For the analysis of the samples, after and before the treatment with CO2, the polluted PET has been extracted for 24 hours with n-hexane. The effectiveness of the supercritical CO2 treatment has been determined by gas chromatographic mass spectrometer analysis of the extraction solution. A Perkin Elmer Gas Chromatograph series 8420 with capillary column length 12 m and internal diameter 0,2 mm (phase OV1--Ion Trap Detector--Mass Spectrometer) coupled with NBS/EPA Library of 42.000 Mass Spectra has been used. The results are shown in the following table.
______________________________________ Amount Amount subsequent prior to toTest Group treatment treatmentNo. Contaminants Contaminant (ppm) (ppm)______________________________________6.1 A CAPTAN 5 None detected DINOCAP 5 None detectedFUNGICIDE VINCLOZOLIN 1516.2 B BENDIOCARB 13 None detectedINSEC- MALATHION 1 NoneTICIDE detected6.3 C BENTAZON 139 None detectedHERBICIDE METRIBUZIN 5 None detected6.4 F ETHYLENEDRY CLEAN TRICHLORO 19.4 NoneFLUID detected______________________________________
Recycled PET polluted with household insecticide (type COMBO commercialized by BASF AGRITALIA S.p.A.) were treated in autoclave containing CO2 at 100 bars for four hours. For the analysis of the sample the same instrumentation of example 6 has been used. Only a qualitative analysis by NBS/EPA Library has been obtained, on which are based the identifications of all the peaks displayed in chromatogram 1 shown in FIG. 1. The peaks are due to the presence of several compounds which have been identified as the following normal home-insecticide content:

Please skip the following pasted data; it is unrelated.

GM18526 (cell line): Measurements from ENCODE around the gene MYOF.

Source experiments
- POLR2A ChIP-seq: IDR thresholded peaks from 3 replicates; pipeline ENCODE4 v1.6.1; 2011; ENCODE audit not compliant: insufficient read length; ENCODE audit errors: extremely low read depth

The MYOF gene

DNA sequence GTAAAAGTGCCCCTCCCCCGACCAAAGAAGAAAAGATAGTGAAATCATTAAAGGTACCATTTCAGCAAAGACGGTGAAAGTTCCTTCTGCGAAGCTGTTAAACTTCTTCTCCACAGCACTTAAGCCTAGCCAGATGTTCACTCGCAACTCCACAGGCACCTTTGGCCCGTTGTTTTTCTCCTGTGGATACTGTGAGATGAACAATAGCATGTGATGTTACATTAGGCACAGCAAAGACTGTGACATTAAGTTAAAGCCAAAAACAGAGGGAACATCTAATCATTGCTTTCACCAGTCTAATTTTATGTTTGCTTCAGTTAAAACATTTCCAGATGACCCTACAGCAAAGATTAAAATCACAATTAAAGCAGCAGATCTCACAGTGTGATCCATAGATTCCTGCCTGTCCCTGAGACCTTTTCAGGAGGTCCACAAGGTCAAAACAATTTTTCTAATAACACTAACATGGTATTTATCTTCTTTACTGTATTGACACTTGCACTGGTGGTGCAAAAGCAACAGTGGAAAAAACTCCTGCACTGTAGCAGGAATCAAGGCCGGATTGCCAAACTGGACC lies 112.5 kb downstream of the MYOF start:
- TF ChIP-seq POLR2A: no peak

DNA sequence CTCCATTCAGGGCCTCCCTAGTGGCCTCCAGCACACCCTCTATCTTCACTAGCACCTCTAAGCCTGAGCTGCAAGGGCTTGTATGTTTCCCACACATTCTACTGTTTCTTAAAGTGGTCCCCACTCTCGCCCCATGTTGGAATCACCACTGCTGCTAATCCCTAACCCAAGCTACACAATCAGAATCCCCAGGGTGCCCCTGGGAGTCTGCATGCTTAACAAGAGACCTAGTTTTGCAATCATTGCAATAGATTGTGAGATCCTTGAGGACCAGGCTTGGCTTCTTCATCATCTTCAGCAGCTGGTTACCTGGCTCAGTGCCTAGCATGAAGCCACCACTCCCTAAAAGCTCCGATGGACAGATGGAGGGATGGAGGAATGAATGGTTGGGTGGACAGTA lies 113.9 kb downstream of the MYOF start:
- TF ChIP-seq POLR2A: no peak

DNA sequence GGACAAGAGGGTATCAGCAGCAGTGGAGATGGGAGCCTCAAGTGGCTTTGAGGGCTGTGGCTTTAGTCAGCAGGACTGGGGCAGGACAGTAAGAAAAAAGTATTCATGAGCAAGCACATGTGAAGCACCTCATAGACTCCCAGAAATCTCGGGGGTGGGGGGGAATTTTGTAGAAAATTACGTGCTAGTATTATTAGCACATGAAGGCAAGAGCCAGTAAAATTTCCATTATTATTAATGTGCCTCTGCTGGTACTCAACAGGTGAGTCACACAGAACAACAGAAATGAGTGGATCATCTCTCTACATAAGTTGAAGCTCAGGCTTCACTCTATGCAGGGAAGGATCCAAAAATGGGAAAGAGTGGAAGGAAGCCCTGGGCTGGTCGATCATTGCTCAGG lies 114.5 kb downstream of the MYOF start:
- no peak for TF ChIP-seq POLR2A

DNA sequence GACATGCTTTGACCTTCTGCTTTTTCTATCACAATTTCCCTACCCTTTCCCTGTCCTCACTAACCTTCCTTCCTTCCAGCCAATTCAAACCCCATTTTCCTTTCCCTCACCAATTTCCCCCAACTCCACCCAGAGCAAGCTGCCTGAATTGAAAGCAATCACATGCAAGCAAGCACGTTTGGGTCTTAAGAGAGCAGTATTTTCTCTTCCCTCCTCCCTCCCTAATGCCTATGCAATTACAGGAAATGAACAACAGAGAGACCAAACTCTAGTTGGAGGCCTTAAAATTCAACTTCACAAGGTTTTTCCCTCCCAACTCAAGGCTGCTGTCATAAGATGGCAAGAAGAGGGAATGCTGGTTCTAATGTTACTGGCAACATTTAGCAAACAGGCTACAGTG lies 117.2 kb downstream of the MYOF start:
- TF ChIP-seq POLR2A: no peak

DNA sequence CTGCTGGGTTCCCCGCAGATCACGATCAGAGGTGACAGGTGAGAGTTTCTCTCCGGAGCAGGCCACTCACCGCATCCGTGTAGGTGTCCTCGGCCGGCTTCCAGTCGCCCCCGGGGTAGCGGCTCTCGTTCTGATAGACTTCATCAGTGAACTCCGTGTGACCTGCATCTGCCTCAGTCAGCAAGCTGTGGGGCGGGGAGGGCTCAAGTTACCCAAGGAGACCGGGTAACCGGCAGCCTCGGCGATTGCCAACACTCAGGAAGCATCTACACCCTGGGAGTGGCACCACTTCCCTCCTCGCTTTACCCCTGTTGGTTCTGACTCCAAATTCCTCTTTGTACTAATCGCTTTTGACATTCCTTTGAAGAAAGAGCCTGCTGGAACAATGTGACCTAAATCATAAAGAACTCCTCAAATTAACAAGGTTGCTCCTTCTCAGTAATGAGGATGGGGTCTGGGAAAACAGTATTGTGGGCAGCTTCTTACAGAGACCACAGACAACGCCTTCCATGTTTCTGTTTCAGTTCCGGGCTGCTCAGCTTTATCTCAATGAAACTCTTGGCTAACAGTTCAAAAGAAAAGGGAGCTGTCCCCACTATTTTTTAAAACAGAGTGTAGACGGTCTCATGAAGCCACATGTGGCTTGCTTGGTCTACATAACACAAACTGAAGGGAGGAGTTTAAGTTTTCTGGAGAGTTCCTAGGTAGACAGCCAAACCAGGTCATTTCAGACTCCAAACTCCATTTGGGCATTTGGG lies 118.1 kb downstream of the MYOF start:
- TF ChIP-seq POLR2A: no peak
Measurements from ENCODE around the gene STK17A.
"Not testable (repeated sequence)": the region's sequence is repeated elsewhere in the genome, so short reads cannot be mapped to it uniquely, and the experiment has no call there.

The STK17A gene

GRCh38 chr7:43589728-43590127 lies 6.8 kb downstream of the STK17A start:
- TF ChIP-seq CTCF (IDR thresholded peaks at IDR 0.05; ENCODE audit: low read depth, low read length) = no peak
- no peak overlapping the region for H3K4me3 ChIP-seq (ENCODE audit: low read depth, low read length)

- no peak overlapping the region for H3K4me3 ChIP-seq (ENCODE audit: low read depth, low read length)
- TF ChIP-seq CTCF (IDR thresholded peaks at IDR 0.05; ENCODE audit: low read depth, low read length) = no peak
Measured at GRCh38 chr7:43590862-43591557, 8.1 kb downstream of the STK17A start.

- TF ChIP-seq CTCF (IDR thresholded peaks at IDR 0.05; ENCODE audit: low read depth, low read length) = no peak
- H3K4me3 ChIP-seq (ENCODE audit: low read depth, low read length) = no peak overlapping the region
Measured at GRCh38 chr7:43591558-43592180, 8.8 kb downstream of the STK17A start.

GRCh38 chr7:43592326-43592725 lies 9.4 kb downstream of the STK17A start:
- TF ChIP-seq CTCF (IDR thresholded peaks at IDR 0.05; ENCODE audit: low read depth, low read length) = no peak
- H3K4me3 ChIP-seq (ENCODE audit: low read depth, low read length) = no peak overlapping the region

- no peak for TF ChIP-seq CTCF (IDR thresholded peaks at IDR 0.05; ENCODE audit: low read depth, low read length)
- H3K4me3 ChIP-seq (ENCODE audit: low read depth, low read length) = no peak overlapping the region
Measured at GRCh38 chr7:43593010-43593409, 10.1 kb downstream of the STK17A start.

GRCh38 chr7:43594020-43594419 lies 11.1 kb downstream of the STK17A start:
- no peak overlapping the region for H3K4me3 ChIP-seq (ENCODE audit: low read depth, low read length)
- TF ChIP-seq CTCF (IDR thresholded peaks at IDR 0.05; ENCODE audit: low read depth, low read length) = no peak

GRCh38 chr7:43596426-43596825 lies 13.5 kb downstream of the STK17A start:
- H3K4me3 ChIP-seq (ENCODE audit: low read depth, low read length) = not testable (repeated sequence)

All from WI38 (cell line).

Peak 1: DDT PP' 1,1 BIS (4 CHLOROPHENYL) -2,2,2-TRICHLOROETHANE
Peak 2: DDT 1,1 BIS (4 CHLOROPHENYL) -2,2,2-TRICHLOROETHANE
Peak 3: P.B.O. PHENOL, 4 (5,6,7,8 TETRAHYDRO-1,3-DIOXOLO (4,5,6) ISOQUINOLIN-S-YL) HET
Peak 4: NEOPYNAMIN
Peak 5: METOXYCHLOR (2,2-BIS (4-METHOXYPHENYL)-1,1,1-TRICHLOROETHANE)
The sample treated with supercritical CO2 shows the chromatogram 2 shown in FIG. 2. No signal from pesticides is detectable using a higher sensitive monitoring (chromatograms 3.1, 3.2, 3.3 shown in FIG. 3-5 instead of the general purpose investigation technique used for the chromatograms 1 and 2.